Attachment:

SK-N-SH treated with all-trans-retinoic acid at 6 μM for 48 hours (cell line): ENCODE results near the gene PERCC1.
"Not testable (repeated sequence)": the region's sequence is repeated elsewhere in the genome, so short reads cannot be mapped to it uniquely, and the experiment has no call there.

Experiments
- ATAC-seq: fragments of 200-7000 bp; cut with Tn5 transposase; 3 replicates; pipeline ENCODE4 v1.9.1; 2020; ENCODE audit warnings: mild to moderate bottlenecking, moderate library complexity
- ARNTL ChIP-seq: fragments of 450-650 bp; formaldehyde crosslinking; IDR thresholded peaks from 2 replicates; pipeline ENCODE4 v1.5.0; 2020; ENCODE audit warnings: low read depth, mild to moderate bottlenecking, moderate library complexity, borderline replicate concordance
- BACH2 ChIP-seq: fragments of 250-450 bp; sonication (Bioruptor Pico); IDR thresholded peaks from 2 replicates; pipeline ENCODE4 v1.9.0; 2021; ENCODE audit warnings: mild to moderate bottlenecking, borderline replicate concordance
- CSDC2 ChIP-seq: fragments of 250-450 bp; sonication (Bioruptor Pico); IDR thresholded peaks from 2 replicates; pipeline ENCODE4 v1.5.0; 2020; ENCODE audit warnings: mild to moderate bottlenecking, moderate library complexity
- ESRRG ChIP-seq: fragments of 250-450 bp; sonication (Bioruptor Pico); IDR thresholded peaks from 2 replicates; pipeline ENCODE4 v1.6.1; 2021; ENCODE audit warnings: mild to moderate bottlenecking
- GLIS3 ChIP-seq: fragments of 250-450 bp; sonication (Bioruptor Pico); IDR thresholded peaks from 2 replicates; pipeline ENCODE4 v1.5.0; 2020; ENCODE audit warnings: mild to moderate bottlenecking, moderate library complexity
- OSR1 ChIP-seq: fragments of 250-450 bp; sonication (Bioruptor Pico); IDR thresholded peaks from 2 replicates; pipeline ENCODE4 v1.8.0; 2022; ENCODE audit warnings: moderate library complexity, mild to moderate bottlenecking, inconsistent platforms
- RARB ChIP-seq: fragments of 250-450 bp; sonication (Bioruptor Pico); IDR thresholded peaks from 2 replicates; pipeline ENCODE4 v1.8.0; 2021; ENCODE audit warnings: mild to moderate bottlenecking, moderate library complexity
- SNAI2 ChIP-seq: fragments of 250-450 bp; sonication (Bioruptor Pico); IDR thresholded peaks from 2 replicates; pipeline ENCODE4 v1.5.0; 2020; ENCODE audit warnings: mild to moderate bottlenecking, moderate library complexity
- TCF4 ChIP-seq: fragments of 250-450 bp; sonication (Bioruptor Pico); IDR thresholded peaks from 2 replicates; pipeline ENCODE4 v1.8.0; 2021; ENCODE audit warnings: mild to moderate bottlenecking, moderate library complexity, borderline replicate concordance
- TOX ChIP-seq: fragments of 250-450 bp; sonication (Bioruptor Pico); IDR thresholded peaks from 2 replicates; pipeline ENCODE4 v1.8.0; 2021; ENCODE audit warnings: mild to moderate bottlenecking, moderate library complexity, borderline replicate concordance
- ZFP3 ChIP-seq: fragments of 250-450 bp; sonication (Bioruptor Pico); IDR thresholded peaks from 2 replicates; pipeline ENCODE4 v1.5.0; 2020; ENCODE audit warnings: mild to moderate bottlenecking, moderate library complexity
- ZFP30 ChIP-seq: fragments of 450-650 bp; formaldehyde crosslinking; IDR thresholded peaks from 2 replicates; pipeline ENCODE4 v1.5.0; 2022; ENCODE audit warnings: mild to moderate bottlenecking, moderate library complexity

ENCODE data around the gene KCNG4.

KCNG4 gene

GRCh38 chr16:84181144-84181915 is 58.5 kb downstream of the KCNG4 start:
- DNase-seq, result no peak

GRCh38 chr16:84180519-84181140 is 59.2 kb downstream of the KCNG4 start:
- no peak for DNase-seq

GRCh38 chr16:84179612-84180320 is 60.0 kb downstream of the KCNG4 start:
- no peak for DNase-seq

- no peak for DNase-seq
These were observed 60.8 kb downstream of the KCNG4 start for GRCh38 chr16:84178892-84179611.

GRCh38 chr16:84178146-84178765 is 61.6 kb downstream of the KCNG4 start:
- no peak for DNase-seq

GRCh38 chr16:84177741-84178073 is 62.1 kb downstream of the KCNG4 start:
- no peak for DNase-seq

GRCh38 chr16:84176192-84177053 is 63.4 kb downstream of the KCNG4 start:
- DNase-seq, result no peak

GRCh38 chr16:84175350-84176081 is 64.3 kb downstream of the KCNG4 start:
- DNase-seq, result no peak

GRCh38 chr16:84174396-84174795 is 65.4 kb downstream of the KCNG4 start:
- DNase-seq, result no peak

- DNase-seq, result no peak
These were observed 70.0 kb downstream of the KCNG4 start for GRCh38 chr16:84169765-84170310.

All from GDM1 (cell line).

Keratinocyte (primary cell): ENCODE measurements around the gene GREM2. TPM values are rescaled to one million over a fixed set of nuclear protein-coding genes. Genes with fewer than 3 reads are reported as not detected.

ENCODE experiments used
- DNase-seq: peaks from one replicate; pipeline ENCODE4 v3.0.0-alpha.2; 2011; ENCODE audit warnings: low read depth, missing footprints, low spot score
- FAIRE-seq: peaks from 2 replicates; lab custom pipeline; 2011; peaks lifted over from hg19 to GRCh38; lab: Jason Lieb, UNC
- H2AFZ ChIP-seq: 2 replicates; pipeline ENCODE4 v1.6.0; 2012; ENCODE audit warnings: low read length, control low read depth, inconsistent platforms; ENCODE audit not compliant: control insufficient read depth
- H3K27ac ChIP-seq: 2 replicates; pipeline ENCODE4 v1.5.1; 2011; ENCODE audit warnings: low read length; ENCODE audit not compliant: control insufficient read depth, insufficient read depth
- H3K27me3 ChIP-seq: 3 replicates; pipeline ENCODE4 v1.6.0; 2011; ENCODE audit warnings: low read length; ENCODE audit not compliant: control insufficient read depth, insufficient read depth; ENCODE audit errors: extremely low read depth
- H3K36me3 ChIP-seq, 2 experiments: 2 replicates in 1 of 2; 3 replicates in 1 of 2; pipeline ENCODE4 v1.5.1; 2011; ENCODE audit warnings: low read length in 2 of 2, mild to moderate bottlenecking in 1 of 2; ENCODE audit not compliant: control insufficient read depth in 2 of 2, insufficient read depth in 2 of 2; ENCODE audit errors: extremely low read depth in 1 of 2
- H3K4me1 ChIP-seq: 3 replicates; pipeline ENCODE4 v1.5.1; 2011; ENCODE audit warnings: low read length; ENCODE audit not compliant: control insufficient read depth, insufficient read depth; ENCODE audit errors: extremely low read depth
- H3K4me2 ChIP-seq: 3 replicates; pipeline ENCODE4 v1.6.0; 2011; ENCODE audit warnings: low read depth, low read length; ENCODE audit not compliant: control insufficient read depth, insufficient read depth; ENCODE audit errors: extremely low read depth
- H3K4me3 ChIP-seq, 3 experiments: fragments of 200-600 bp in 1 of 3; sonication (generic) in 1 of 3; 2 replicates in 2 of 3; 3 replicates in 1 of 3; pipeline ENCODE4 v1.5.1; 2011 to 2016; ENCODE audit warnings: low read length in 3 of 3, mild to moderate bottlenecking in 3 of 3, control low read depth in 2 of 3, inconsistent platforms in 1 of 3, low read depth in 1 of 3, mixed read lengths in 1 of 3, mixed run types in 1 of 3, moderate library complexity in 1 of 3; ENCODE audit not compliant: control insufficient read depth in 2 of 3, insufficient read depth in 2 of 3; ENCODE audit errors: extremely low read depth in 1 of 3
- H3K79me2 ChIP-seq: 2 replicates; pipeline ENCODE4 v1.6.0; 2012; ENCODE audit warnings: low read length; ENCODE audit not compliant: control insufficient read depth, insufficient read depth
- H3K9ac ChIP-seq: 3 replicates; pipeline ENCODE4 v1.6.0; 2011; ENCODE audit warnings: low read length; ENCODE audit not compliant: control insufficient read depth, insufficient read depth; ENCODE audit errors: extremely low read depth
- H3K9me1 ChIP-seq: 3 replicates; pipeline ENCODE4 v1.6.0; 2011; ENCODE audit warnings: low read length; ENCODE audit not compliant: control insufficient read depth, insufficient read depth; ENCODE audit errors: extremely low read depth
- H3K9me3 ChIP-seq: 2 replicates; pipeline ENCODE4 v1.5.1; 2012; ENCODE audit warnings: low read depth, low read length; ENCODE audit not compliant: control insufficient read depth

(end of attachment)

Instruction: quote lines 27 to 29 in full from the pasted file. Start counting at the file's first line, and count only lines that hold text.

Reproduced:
GRCh38 chr16:84178146-84178765 is 61.6 kb downstream of the KCNG4 start:
- no peak for DNase-seq

GRCh38 chr16:84177741-84178073 is 62.1 kb downstream of the KCNG4 start: